Today we did the buggy challenge. Each group was given a buggy and 8
minutes to determine the speed of their buggy. As groups finished, I
took away their buggy and paired them with another group and asked
them to predict where their buggies would have a head-on collision if
initially separated by 3 meters.
Instead of a head-on collision, you can simulate a tortoise-hare
scenario and have kids predict where the fast buggy will pass the slow
buggy. You can make the tortoise-hare more challenging by telling
students something like “5 seconds after the tortoise passes the hare,
the hare wakes up and starts running” rather than giving kids a
separation distance. Metronomes (web-based or otherwise) work well
here. You could even start the buggies at a right angle to each other to
simulate collision at an intersection. Kids would have to determine
when and/or where to start the buggies. My biggest problem is making sure everyone is engaged for most of the
time. What do you do?
The video shows a VPython program which simulates a fan cart that has an initial velocity to the right, but the fan is blowing in the opposite direction, causing it to slow down and speed back up to the left.
We’ve been having issues getting VPython installed and running properly on our school network. With the help of Perica Zivkovic at PortablePython.com, I’ve made a version that will run off a USB stick (or a your network drive, where ever). Just unzip the Portable VPython 5.7 folder and put it the unzipped folder on the USB stick (or where ever).
To run IDLE:
- Inside the Portable Python folder, go into the App folder.
- Drag the file icon “Idle.py” on top of the file icon “Pythonw.exe”
I’m sure there must be a script I could write to automate that process, but I don’t know how.
This is great because now students can use VPython on most any computer. (Though I don’t think this will work with Macs.)
Taking a page from Knight's textbook and Matter & Interactions, I have begun to require my students to color code their diagrams. Blue is for position and displacement (area under velocity graph). Green is for velocity. Black is for objects (dots) and graph axes. Red will be for forces and for acceleration (using double-headed arrows). While I don't have any official research to support this, I think the use of color will decrease students' cognitive load when interpreting and looking at diagrams on each others boards and on worksheets.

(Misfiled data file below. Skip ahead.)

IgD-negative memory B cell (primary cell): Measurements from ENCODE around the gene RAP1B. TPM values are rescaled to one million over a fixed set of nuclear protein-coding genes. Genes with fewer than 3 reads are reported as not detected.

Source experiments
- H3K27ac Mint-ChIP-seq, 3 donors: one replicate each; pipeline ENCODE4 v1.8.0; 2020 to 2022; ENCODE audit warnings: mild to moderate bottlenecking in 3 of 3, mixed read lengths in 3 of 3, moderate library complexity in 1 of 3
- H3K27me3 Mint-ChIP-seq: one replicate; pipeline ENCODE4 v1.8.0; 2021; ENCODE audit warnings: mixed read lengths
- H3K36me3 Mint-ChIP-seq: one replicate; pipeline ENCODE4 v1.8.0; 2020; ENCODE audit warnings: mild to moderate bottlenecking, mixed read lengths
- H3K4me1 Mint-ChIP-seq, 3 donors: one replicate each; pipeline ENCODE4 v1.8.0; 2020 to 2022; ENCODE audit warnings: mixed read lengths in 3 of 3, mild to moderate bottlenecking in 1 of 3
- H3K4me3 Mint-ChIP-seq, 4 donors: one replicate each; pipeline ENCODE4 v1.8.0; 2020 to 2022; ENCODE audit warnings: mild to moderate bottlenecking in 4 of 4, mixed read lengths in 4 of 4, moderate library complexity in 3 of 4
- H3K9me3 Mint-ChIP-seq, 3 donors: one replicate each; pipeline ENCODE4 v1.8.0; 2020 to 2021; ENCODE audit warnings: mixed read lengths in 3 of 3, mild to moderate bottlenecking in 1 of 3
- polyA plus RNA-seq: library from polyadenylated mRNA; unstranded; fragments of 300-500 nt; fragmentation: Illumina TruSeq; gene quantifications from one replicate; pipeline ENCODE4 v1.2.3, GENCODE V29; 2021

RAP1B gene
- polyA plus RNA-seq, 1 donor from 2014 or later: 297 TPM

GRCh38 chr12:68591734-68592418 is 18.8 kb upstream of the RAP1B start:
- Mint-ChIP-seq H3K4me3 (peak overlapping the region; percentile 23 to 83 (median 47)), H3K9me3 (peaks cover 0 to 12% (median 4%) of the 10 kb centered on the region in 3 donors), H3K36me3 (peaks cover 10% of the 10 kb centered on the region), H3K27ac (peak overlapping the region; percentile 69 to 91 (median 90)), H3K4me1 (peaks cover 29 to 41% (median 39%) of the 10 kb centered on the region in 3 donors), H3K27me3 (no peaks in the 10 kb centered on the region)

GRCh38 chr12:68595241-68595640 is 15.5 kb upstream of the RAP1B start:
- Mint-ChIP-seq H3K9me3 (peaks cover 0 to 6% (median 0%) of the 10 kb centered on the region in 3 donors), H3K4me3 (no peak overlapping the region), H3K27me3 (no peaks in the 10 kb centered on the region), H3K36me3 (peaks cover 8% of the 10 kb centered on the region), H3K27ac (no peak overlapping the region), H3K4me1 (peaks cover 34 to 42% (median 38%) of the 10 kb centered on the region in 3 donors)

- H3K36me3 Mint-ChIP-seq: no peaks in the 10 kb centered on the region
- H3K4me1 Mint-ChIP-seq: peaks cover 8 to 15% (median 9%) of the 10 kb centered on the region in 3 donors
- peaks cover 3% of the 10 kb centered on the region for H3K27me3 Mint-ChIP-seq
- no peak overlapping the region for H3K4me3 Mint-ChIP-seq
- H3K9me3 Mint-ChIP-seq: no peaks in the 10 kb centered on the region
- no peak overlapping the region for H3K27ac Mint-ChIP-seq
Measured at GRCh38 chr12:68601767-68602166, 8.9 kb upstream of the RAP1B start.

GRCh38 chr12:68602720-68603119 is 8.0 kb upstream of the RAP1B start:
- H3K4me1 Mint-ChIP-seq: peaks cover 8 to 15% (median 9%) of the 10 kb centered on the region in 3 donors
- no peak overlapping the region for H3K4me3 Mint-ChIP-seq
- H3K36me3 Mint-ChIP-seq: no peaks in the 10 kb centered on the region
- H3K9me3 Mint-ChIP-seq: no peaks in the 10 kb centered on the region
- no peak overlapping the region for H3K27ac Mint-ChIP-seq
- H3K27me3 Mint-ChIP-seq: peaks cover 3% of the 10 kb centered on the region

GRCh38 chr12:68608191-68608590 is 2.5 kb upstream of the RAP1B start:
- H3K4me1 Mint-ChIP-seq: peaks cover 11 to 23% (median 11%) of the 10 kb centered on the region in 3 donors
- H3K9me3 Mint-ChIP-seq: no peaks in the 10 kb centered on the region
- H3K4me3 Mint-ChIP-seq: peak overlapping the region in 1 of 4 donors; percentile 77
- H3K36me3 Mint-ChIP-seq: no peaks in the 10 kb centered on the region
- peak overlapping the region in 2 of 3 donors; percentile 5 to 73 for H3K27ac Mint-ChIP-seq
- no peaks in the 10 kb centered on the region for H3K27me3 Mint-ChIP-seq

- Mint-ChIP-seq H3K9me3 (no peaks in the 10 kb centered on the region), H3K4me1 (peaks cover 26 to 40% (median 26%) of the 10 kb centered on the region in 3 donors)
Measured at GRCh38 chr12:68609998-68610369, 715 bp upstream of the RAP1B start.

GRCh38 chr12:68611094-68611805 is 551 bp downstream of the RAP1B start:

I stuck with using red for acceleration (Knight uses orange) because of the standard four color whiteboard makers and the 4-in-1 colored pens my students should have with them each day. I use the double arrow head for acceleration to distinguish it from force and to aid red-green color blind students when reading motion maps with green velocity arrows.
Stay tuned for more examples!
As a check for understanding, I asked students to draw 2 position-time graphs: one in which the object's position, distance, and displacement were the same value at the end of the motion, and another in which those values were all different. Then I asked students to look for similarities among the "same values" graphs and among the "different values" graph.
It’s Homecoming Week and today is Unity Day. Each grade wears a different color. The self-segregation of students in the cafeteria is striking.
I'm home with my sick daughter today, so I don't have a picture. But I do want to share my sub plan.
First, I write sub plans as letters to my students. I feel it is more personal that way.
Second, we still have work and responsibilities as a class which need not be put aside in my absence. Whiteboard presentations will go on, and I can review the video and boards when I return to see if I need to give additional feedback.
Third is diagnostic testing. We do three: FCI, Lawson (hand scored version), and Epstein's math skills. This is the first year I've done all three, and I've spaced them out over the last couple weeks. It pains me to give up class time, but I am interested in correlations between the tests and growth over the year.
In addition to large whiteboards for group work, I also have a set of mini-whiteboards that were cut from tile board. I use them as low-tech clickers in typical Peer Instruction fashion.
Today we used them to make predictions about position-time graphs created by buggies in front of a motion detector. I love how students can answer more than just multiple choice questions using mini-whiteboards!